I do think the reason the police feel in heightened danger is because they are being attacked for officers violating the law, letting their biases get the best of them and other behavior that is not desirable. They get defensive like many people do when being told they are wrong or doing something bad. Now the average department has to take a good long look at themselves and be honest about how they do their job and push hard to stop the people who do a terrible job by either firing them or putting them in a place where they can do no harm.

    Will they all do that? Probably not. But some are-Phoenix PD has implemented some long needed reforms for dealing with the mentally ill and they have public/police boards that anyone can apply to serve on, not that the average person knows about this. Which is why I tell my friends-if you get stopped and the officer is terrible, report it. If the officer does a good job, report that too. Body cameras are nice but if you don’t have a papertrail, commanding officers have a much more difficult time firing bad cops.

    Others are the Chicago PD. *sigh*

    • What I see with police is what I saw with men in the 1970s. It is this feeling that they’ve always acted a certain way and now they are being told that they are wrong. This is where management really matters. You just get them all together and say, “What would you do if you weren’t cops? Would you have better jobs? Would you get paid even half as much? The people want us to police in a new way, so you’re going to do it — without complaint. And if you don’t like it, feel free to take a job at Home Depot.”

      • I have mentioned on other boards a possible situation first mentioned in a book on Mapp v Ohio about how the police periodically go through a professionalization after a bunch of problems are identified with them.

        Same thing here-there was a problem identified and now it is being addressed slowly and sporadically since the police are not one single unit. When you have 12,000 police agencies, you cannot all shove them into a room and say “y’all are going get fired if you don’t obey the law. And Murphy, I know you are on steroids, cut it out.” But there are improvements and pressure has been kept up and steady.

        • Yeah, I understand the problem. But it does seem to me that the issue is management. That’s why when I see some sheriff or chief of police who is clearly insane, I despair. But I think the vast majority of them are sane and don’t require too much of a push to get their houses in order.

          • Usually is-which is why the community leaders in charge of the police (city councils and the like) should be checking to see if the Chief of Police is doing a decent job.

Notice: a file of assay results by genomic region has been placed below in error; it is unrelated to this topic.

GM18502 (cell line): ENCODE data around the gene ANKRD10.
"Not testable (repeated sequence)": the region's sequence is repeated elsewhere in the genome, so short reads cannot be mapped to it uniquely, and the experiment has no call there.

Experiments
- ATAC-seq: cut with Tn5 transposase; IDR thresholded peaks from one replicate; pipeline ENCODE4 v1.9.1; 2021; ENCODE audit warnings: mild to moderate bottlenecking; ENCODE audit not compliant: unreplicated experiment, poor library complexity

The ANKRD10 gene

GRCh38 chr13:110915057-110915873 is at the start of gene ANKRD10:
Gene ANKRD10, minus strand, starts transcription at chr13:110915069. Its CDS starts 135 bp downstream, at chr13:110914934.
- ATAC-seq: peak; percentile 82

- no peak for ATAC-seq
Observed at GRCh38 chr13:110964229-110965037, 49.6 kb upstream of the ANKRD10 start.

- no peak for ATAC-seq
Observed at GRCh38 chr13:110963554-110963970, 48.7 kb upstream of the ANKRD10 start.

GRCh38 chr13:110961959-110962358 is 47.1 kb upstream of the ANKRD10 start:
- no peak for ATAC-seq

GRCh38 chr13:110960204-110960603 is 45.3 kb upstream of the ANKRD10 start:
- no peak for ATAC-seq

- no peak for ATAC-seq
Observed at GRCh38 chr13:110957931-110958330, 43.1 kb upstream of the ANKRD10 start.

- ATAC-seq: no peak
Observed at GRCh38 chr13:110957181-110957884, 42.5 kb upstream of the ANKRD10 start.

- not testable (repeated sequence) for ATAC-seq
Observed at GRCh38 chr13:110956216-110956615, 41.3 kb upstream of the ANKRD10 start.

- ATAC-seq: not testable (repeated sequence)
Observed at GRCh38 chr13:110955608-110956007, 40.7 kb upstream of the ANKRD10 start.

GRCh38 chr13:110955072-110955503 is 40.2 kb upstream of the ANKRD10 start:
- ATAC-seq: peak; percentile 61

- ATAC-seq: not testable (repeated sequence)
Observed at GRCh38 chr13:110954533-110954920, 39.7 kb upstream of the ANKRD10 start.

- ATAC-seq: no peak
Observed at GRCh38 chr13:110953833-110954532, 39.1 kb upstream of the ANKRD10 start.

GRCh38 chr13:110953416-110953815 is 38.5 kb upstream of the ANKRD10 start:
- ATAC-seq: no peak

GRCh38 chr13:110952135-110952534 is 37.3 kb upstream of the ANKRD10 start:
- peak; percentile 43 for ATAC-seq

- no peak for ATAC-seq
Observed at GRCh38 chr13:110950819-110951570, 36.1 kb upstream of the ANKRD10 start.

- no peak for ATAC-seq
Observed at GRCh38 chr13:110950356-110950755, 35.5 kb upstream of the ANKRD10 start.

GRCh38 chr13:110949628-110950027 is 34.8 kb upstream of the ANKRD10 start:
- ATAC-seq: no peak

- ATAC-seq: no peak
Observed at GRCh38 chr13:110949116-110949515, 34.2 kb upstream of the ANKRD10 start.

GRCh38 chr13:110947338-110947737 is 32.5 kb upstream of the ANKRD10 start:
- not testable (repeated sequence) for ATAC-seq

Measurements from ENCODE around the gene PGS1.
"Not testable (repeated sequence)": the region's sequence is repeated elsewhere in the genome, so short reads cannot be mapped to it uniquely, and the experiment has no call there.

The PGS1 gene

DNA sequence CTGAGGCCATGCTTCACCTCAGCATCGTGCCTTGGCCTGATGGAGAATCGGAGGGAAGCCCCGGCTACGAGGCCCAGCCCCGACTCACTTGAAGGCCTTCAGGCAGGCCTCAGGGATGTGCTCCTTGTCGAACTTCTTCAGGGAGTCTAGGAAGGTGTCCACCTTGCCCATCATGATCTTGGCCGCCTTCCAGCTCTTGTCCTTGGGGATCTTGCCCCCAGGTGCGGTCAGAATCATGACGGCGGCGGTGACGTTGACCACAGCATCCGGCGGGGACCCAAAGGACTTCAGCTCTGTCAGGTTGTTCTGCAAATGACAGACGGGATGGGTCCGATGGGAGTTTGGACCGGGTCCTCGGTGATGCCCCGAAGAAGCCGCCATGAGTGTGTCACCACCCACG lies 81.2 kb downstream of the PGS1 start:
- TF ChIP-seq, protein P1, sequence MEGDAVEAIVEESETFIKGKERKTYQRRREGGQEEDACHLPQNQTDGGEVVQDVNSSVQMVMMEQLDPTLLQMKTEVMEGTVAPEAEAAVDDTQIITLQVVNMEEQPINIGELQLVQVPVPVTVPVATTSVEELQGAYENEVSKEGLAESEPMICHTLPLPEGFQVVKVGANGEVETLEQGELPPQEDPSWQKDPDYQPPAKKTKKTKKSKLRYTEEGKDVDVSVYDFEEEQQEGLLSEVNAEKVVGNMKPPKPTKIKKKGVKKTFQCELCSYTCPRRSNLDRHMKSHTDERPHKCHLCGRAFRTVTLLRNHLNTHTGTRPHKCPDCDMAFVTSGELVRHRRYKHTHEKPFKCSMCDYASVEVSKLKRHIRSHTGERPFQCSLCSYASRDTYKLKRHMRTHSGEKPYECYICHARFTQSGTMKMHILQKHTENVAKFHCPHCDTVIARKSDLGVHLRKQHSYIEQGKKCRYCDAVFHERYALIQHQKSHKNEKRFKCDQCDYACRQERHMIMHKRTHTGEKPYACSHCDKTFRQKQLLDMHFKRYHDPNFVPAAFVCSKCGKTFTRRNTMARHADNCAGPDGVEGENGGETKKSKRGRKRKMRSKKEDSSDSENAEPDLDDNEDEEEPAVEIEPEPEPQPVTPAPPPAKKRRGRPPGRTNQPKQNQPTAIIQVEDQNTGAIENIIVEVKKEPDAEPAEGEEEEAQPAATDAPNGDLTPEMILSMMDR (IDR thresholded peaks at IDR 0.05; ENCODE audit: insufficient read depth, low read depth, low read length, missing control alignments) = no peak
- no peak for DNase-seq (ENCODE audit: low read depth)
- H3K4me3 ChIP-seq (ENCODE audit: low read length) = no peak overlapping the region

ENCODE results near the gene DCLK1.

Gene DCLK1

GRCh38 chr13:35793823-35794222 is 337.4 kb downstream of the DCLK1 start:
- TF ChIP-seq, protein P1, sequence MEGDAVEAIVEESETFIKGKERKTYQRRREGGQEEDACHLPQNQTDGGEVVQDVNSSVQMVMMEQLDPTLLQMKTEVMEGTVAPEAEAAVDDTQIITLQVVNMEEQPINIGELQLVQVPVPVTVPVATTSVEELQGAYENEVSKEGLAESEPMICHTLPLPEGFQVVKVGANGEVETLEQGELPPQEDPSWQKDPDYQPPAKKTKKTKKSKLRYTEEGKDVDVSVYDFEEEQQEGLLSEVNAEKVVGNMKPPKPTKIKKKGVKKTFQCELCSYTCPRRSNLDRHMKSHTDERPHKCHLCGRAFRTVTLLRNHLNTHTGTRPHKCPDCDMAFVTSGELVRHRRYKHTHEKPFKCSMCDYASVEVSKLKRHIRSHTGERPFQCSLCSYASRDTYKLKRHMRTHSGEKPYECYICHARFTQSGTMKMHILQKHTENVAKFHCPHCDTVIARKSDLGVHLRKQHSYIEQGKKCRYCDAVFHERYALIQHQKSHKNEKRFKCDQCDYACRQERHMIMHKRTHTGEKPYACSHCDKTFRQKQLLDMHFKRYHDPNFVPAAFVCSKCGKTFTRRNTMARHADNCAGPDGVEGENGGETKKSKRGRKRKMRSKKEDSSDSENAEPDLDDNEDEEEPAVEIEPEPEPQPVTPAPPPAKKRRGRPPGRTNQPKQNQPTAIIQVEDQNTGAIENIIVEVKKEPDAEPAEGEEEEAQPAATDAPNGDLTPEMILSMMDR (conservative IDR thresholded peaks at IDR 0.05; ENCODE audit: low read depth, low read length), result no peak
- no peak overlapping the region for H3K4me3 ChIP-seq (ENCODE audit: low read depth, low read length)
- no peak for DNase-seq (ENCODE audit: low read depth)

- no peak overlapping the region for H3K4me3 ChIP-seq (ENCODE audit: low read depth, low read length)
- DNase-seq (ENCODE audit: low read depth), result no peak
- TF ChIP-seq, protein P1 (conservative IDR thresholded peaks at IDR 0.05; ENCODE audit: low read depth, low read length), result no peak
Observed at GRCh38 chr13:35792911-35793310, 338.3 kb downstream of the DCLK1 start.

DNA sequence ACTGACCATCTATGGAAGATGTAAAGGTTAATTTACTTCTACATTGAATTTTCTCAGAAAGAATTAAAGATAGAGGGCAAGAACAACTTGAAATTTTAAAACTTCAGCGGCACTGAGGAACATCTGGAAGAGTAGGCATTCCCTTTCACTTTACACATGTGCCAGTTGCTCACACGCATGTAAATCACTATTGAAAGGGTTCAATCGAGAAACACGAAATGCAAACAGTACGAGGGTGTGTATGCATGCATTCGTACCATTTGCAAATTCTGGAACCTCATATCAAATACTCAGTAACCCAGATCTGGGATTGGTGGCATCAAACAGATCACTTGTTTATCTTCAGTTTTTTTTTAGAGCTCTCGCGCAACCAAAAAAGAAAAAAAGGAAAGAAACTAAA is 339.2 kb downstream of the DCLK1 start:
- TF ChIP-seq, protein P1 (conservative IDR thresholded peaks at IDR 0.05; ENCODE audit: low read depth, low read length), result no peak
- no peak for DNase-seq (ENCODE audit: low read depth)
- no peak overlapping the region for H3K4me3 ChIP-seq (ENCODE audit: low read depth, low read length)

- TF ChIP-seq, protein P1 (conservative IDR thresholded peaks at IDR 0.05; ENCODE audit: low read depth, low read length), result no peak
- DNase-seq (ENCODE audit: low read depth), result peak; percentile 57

Sheriffs are a different kettle of fish and much harder since most of them are elected.

              • They, more than others, reflect the lack of sense a mob can have.

                Add in the fact that there is a lot of prosecutors who are totally indifferent to the fact that bad cops exist and you get the Philadelphia situation although I think that has more to do with the lack of accountability in general for either group.

                But there are positive signs and efforts to improve things. The question is-will it continue?

                • I think there is hope regarding police officers. I’m far less hopeful regarding prosecutors, who are seem never to be held accountable, even when they clearly knowingly break the law.

                  • This is where the state bars should be a lot more active in stripping licenses from prosecutors who do this sort of thing. But they don’t.

                    • I have a theory that prosecutors should not be part of the sophist tradition. They should be looking for justice. Maybe we should have two different kinds of jobs.

                    • One would think we could but that would require additional effort by the people who who regulate the practice of law. And since when would that happen?

                    • I think there is recognition that while a defense lawyer is just looking to get his client off, a prosecutor is supposed to be looking for the truth. It’s just in practice, that isn’t how it works. And there is no incentive structure for finding the truth — just getting convictions.

  2. If I ran a police force, I’d institute a policy of strict racial profiling. As in, if a city is 90% white, then 90% of police harassment has to be directed at white people. Because that would be the only way for the voting public to finally get behind police reform.

    I recently read an article in “The Progressive” about reproductive rights and education in Sweden (one of those articles which makes you wish to hell you didn’t live in America.) As an aside, the author (an American visiting Sweden) noted she was pulled over and forced to take a breathalyzer for the first time in her life; also, she comes to a complete stop at stop signs, because traffic cameras will catch you and you’ll get a heavy fine otherwise.